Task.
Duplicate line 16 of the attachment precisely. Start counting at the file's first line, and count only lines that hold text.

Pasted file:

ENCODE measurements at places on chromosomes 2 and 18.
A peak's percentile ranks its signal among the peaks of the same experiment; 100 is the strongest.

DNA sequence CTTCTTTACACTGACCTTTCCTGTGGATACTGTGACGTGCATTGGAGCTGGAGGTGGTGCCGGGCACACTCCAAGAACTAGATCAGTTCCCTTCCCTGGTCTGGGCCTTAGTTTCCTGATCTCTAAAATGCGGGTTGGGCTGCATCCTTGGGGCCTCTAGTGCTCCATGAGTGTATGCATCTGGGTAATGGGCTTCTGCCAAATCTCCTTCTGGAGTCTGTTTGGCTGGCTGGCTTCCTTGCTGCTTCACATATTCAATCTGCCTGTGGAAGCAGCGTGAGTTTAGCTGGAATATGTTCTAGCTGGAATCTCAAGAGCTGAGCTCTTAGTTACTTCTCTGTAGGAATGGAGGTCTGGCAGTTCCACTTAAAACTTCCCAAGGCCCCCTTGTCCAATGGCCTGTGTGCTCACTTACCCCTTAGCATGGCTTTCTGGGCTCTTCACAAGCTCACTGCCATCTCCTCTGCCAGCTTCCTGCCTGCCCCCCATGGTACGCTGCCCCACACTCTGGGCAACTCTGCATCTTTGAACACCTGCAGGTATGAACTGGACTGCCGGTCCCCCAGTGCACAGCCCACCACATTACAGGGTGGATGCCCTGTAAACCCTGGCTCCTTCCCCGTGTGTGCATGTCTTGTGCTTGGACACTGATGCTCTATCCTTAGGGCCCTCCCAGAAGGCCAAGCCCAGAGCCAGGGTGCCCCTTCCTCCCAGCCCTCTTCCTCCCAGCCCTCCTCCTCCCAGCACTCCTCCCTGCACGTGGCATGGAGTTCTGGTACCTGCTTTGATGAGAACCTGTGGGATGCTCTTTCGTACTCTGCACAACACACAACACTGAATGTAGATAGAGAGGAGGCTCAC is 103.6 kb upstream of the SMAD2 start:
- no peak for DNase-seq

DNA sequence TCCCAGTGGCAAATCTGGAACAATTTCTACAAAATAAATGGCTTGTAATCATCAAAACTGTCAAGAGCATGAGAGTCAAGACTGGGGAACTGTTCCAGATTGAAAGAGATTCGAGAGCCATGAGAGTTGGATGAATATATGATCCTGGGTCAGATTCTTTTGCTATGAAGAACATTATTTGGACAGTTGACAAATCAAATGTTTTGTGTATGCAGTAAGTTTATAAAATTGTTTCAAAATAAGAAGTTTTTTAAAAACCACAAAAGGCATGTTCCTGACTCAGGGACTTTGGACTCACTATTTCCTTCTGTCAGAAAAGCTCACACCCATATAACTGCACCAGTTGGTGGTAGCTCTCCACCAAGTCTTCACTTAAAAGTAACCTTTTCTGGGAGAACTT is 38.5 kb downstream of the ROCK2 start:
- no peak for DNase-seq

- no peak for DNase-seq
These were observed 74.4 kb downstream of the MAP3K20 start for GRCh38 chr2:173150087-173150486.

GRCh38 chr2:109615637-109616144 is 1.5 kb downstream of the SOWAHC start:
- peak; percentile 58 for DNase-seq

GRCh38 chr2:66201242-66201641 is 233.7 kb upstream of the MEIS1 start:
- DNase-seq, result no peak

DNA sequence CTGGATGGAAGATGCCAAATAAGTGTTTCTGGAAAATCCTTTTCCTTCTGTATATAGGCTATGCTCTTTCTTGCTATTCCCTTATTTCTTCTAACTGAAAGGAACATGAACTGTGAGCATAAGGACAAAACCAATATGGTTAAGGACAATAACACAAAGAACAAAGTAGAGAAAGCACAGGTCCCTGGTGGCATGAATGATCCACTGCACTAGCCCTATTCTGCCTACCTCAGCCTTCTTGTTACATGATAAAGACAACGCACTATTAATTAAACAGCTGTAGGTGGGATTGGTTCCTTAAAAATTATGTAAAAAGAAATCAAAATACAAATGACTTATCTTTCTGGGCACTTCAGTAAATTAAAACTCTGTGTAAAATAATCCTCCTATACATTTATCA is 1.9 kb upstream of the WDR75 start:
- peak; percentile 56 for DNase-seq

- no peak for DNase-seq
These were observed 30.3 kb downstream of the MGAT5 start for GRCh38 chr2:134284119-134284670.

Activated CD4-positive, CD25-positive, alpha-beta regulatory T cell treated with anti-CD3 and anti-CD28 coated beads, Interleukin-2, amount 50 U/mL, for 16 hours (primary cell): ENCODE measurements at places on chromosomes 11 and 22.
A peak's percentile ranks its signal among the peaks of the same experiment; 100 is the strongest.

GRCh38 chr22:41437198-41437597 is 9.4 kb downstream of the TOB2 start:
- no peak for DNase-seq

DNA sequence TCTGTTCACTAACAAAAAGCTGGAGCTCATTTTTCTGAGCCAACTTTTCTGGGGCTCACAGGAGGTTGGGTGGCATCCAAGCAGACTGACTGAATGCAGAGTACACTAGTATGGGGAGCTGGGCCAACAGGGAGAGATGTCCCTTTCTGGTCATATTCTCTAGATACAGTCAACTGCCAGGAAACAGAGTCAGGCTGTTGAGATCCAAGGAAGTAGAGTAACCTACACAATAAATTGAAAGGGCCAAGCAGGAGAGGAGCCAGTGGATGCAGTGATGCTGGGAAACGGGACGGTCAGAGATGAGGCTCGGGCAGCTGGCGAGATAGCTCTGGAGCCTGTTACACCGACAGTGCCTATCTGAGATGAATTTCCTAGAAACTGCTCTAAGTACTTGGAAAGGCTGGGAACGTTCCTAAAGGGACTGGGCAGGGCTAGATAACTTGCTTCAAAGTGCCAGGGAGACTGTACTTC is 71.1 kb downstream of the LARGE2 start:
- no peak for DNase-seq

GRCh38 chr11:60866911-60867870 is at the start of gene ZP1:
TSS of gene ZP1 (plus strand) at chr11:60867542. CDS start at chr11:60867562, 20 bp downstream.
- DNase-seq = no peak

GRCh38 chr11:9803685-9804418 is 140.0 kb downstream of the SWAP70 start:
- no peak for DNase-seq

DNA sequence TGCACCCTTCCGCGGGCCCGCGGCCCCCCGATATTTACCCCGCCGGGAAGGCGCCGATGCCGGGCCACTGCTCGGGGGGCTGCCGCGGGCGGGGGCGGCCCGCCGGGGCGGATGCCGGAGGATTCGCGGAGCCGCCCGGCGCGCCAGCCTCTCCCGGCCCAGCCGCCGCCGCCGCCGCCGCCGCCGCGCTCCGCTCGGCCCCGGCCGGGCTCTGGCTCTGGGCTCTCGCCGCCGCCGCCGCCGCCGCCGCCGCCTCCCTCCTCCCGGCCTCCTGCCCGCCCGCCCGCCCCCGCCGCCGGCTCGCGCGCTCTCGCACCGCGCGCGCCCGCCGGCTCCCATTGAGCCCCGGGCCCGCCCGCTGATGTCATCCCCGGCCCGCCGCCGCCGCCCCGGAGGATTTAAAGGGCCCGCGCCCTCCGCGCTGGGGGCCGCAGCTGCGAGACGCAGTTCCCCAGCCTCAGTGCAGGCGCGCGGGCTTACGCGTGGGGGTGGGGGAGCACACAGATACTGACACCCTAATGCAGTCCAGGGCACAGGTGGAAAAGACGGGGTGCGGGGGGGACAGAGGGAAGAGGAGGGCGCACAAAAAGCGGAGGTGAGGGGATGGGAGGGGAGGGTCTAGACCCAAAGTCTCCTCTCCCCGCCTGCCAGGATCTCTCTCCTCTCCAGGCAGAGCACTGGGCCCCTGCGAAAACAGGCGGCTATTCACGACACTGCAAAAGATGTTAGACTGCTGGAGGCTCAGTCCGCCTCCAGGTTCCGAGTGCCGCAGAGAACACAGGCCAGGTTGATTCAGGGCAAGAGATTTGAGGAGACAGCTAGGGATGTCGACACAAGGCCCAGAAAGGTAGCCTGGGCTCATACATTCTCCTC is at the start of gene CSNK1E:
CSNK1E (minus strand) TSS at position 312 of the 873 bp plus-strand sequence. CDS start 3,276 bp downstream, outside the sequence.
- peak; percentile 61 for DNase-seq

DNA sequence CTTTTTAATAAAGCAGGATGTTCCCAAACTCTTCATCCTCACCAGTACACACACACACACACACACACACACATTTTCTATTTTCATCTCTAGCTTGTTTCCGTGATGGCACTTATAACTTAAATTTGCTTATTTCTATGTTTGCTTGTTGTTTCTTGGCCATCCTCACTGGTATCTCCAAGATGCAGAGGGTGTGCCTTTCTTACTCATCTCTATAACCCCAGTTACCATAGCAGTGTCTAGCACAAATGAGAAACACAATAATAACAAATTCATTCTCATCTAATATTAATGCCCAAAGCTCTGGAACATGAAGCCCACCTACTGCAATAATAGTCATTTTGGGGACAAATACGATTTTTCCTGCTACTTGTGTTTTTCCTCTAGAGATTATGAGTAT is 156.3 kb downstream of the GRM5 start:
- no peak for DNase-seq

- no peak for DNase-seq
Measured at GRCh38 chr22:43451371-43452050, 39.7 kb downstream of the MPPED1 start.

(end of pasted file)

These were observed 30.3 kb downstream of the MGAT5 start for GRCh38 chr2:134284119-134284670.